For all its lauds, and its craft at pulling you along, Nomadland isn’t as good a film as I was expecting. I think McDormand has had better and more challenging roles. Strathairn is a somewhat unfinished and empty character. The stories and ideas we hear are interesting, but they feel like a documentary invaded the story-telling. Somehow it does come together, but it is best to watch this with no expectations, despite the hype that has been building around it over the last year. You’ll find it satisfying, but for a two hour narrative I think Zhao could have been more focused in her script.
Timing is everything in entertainment and The Stand, well, it couldn’t have picked a worse time. Despite the long anticipation, and the desire to see this epic tale told with the breadth it deserves, watching a story of a pandemic (even if it is just a McGuffin) doesn’t quite ring right at the moment.
But timing isn’t its only issue. The show suffers from all that was good in the book and all that was bad. Some of the casting works nicely, like Amber Heard’s (Aquaman) Nadine, Odessa Young’s (Shirley) Frannie, and even James Marsden’s (Sonic the Hedgehog) Stu. Other characters like Owen Teague’s (It: Chapter Two) Harold Lauder, and Nat Wolff’s (Admission) Lloyd, aren’t credible…and, in fact, Lauder isn’t even afforded some of his evolutions from the book despite the available time in the series.
Other changes to the story, like making Flagg the actual devil and Mother Abigail potentially an angel (though really more of a prophet) removes too much of the interesting aspects and struggles. Part of the real suspense in the book is that people have to choose (including Flagg and Abigail). That Flagg actually has a supernatural hand in causing the pandemic is just so frigging cheap a choice and shows no imagination on the part of the writers. It’s too easy and lets people off the hook. I do admit that Alexander Skarsgard (The Hummingbird Project) is a near-perfect choice for Flagg. Whoopie Goldberg is a bit less perfect as Abigail, but that felt more like the writing than her efforts.
There are also some nice smaller appearances that work nicely. Natalie Martinez (Self/less) gets to have a nice arc. And Brad William Henke (Bright) delivers within the limitations of Tom’s boundaries nicely. Even Ezra Miller’s (Fantastic Beasts: The Crimes of Grindelwald) Trashcan man, for all its outlandishness, works for the need and the part. But Nadine’s story gets rushed at the end. And the Vegas crew, generally, is just so over the top as to be entirely ridiculous. You never wonder about the outcome. Only the Colorado side feels real and sustainable (which has its own commentary and point eventually).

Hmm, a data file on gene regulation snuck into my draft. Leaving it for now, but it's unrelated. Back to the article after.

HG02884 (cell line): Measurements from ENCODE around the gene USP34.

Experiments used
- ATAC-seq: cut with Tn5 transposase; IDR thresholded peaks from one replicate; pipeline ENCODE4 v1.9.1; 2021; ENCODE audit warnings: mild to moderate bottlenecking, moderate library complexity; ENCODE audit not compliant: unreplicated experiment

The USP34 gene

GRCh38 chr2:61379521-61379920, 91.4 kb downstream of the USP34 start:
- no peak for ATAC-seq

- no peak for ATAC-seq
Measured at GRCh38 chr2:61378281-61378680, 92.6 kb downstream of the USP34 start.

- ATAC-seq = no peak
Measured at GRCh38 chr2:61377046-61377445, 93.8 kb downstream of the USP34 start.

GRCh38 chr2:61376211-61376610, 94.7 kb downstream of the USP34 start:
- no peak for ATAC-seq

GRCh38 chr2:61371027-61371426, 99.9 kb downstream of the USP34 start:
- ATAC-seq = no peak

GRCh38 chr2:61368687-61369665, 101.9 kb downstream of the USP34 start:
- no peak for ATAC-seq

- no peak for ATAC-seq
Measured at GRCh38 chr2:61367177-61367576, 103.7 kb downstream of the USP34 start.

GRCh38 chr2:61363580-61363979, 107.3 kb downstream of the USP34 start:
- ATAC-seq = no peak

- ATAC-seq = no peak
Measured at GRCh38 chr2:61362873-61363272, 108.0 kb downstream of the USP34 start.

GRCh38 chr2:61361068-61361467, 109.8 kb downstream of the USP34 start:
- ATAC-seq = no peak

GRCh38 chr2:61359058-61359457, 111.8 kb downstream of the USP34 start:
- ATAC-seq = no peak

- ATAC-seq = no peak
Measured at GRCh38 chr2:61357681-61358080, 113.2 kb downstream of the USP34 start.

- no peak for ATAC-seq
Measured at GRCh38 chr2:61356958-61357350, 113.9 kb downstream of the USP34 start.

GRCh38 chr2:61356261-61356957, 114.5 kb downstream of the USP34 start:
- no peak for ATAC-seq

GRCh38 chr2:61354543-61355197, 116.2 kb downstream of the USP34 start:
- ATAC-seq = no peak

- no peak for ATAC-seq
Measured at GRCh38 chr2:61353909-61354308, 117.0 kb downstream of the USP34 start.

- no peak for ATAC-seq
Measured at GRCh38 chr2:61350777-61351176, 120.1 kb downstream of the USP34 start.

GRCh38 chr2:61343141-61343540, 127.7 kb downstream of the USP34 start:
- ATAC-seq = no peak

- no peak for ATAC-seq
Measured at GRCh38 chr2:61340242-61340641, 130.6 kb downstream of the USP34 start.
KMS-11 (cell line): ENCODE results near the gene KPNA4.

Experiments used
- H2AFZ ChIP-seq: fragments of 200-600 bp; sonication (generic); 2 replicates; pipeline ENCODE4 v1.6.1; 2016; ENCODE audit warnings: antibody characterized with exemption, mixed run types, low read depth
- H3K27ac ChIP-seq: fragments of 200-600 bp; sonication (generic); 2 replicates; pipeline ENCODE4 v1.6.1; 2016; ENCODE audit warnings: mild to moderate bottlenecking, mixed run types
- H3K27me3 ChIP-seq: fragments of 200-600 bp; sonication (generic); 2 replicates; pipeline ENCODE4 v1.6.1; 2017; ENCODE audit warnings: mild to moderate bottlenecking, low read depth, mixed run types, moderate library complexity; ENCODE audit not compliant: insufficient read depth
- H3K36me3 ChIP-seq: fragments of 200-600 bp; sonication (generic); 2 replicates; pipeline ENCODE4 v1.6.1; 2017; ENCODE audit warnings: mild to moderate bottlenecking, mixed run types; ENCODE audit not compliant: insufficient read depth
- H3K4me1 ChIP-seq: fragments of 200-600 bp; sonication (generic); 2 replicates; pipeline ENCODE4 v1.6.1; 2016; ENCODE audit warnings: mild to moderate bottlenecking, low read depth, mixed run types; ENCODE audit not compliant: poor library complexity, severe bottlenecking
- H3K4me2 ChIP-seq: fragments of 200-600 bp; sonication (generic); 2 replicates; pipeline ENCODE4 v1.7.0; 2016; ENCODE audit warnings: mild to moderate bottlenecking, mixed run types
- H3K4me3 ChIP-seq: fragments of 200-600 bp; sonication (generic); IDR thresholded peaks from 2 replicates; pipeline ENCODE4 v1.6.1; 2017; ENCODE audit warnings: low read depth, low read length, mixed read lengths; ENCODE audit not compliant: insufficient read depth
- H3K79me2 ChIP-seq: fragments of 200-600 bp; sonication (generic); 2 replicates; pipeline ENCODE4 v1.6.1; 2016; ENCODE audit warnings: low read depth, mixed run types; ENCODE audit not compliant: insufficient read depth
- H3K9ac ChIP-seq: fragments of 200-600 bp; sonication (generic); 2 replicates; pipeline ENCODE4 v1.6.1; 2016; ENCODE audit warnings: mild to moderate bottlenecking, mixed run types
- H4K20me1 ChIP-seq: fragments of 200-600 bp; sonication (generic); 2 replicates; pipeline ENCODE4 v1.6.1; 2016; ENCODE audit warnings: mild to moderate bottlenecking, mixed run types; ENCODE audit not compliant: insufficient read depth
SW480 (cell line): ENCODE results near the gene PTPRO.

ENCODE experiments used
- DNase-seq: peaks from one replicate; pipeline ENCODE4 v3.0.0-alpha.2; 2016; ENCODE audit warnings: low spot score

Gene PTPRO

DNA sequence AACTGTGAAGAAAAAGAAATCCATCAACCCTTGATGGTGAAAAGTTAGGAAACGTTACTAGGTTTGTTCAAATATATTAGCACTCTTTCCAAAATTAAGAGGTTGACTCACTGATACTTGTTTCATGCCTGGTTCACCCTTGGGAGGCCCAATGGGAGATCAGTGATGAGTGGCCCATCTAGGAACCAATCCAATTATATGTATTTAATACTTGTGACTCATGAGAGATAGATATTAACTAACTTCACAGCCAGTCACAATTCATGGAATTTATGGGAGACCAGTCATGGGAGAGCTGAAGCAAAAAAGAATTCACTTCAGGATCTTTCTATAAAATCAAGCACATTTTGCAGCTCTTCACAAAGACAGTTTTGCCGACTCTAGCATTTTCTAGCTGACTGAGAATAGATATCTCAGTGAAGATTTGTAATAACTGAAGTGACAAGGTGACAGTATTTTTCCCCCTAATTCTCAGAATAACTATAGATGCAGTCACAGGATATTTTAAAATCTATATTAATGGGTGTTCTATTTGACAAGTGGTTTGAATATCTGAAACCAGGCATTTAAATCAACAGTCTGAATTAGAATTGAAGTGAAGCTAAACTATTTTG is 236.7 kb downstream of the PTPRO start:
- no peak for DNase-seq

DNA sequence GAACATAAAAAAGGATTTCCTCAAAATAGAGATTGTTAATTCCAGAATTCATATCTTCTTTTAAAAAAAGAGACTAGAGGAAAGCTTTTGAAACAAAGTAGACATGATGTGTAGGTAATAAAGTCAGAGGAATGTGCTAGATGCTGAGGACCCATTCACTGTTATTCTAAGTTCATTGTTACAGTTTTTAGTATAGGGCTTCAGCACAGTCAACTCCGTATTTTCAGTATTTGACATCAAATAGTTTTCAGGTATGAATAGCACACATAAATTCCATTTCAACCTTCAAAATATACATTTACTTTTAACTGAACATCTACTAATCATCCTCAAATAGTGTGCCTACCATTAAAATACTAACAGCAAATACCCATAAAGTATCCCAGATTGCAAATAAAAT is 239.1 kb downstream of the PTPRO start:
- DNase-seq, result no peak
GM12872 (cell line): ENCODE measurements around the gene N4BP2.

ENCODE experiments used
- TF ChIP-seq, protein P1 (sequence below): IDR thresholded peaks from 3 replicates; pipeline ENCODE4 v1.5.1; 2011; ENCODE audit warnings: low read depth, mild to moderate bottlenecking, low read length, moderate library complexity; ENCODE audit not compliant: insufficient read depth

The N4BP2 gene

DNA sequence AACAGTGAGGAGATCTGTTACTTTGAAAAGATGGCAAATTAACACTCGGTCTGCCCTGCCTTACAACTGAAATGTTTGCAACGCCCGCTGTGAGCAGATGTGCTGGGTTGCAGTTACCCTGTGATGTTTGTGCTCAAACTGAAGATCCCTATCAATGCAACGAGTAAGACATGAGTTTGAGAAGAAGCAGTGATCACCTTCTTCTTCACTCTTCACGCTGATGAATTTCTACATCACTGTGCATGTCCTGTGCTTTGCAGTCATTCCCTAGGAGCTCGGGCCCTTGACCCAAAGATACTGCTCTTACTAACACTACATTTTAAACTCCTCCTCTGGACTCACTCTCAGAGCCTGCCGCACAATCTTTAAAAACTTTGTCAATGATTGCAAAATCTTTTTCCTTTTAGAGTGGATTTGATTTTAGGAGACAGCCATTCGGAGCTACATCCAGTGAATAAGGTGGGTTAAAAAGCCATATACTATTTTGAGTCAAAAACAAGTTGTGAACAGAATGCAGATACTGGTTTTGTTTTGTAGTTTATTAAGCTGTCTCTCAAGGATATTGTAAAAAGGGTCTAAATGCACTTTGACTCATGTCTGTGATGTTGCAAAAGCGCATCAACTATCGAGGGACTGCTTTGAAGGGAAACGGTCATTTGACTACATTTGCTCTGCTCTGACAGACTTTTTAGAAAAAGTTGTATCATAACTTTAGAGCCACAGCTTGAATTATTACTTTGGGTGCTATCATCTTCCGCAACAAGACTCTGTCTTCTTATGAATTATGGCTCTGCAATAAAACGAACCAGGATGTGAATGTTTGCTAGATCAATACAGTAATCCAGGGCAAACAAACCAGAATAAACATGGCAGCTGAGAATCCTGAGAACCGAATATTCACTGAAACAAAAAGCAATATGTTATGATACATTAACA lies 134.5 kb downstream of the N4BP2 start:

When the book came out 40+ years ago, it was something really new. That just isn’t the case anymore. And, worse, it feels culturally old. Despite having been updated in time the characters and situations haven’t been updated for a 2020 sensibility in politics, identities, nor culturally. That gap is squarely on the writer’s and directors. While a lot of the plot is sadly timeless, how we deal with one another has changed and the rhythm and language just feels off.
Ultimately, I wish the writers had been willing to really rework the story without losing its main premise and tension. Good vs. Evil doesn’t have to be extremes. In fact, some of the biggest impacts on both sides are often small gestures or choices that ripple out. Sure, we want it to build to a great crescendo, but the series even pulled that moment from us in an odd throwaway, supernatural event that doesn’t even really fit with the rest of the tale. In fact, the choice utterly cheapened all the efforts of the people involved because, ultimately, they didn’t matter. I do like that they had a coda episode that shows that stories just continue, that they don’t end just because of a plot milestone. Using it to create a second climax, another Stand, was clever. However, again, it cheapened everyone else’s choices and lives by forcing the God/Devil fight directly into it all rather than done at a distance. Deus ex machina is not a satisfying solution for a 9 part series, even if it can be used as a point in shorter fare.